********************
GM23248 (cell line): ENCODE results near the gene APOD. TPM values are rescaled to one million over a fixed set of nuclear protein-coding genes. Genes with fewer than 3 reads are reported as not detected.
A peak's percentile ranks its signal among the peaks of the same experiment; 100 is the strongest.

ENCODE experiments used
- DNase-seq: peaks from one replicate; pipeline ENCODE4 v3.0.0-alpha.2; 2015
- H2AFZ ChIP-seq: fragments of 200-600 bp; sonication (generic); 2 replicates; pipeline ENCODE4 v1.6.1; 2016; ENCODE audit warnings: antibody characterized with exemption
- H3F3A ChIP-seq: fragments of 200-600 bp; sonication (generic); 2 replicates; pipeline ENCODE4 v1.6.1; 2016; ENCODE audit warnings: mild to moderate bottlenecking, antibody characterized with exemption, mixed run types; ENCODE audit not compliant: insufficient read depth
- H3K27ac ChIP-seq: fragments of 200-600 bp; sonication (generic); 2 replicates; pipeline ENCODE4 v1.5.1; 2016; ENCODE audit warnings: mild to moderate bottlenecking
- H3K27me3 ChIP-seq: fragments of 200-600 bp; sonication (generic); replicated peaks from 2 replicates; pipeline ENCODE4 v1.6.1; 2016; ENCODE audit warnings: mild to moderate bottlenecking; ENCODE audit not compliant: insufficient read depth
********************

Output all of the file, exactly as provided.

GM23248 (cell line): ENCODE results near the gene APOD. TPM values are rescaled to one million over a fixed set of nuclear protein-coding genes. Genes with fewer than 3 reads are reported as not detected.
A peak's percentile ranks its signal among the peaks of the same experiment; 100 is the strongest.

ENCODE experiments used
- DNase-seq: peaks from one replicate; pipeline ENCODE4 v3.0.0-alpha.2; 2015
- H2AFZ ChIP-seq: fragments of 200-600 bp; sonication (generic); 2 replicates; pipeline ENCODE4 v1.6.1; 2016; ENCODE audit warnings: antibody characterized with exemption
- H3F3A ChIP-seq: fragments of 200-600 bp; sonication (generic); 2 replicates; pipeline ENCODE4 v1.6.1; 2016; ENCODE audit warnings: mild to moderate bottlenecking, antibody characterized with exemption, mixed run types; ENCODE audit not compliant: insufficient read depth
- H3K27ac ChIP-seq: fragments of 200-600 bp; sonication (generic); 2 replicates; pipeline ENCODE4 v1.5.1; 2016; ENCODE audit warnings: mild to moderate bottlenecking
- H3K27me3 ChIP-seq: fragments of 200-600 bp; sonication (generic); replicated peaks from 2 replicates; pipeline ENCODE4 v1.6.1; 2016; ENCODE audit warnings: mild to moderate bottlenecking; ENCODE audit not compliant: insufficient read depth